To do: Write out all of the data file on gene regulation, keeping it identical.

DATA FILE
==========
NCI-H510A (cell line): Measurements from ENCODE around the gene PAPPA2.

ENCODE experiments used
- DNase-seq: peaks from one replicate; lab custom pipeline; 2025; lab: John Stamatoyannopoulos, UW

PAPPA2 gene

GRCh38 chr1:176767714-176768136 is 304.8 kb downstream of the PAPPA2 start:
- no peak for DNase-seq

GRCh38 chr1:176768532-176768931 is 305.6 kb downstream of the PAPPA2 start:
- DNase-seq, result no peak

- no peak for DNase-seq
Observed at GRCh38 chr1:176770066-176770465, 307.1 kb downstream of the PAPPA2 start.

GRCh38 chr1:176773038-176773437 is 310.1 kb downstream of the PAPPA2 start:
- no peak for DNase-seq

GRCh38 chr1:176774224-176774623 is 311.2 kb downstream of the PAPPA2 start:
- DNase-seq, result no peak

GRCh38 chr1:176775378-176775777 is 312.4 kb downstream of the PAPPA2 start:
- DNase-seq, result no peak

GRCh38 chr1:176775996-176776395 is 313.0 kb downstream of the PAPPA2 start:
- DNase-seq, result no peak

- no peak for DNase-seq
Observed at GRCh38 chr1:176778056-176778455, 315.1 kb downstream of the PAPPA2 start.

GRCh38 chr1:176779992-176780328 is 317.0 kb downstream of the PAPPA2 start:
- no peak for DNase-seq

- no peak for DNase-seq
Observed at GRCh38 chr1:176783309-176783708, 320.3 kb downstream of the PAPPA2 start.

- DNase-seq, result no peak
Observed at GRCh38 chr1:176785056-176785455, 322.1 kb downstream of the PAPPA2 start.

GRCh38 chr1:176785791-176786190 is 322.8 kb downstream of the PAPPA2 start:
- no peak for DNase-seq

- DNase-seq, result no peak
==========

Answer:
NCI-H510A (cell line): Measurements from ENCODE around the gene PAPPA2.

ENCODE experiments used
- DNase-seq: peaks from one replicate; lab custom pipeline; 2025; lab: John Stamatoyannopoulos, UW

PAPPA2 gene

GRCh38 chr1:176767714-176768136 is 304.8 kb downstream of the PAPPA2 start:
- no peak for DNase-seq

GRCh38 chr1:176768532-176768931 is 305.6 kb downstream of the PAPPA2 start:
- DNase-seq, result no peak

- no peak for DNase-seq
Observed at GRCh38 chr1:176770066-176770465, 307.1 kb downstream of the PAPPA2 start.

GRCh38 chr1:176773038-176773437 is 310.1 kb downstream of the PAPPA2 start:
- no peak for DNase-seq

GRCh38 chr1:176774224-176774623 is 311.2 kb downstream of the PAPPA2 start:
- DNase-seq, result no peak

GRCh38 chr1:176775378-176775777 is 312.4 kb downstream of the PAPPA2 start:
- DNase-seq, result no peak

GRCh38 chr1:176775996-176776395 is 313.0 kb downstream of the PAPPA2 start:
- DNase-seq, result no peak

- no peak for DNase-seq
Observed at GRCh38 chr1:176778056-176778455, 315.1 kb downstream of the PAPPA2 start.

GRCh38 chr1:176779992-176780328 is 317.0 kb downstream of the PAPPA2 start:
- no peak for DNase-seq

- no peak for DNase-seq
Observed at GRCh38 chr1:176783309-176783708, 320.3 kb downstream of the PAPPA2 start.

- DNase-seq, result no peak
Observed at GRCh38 chr1:176785056-176785455, 322.1 kb downstream of the PAPPA2 start.

GRCh38 chr1:176785791-176786190 is 322.8 kb downstream of the PAPPA2 start:
- no peak for DNase-seq

- DNase-seq, result no peak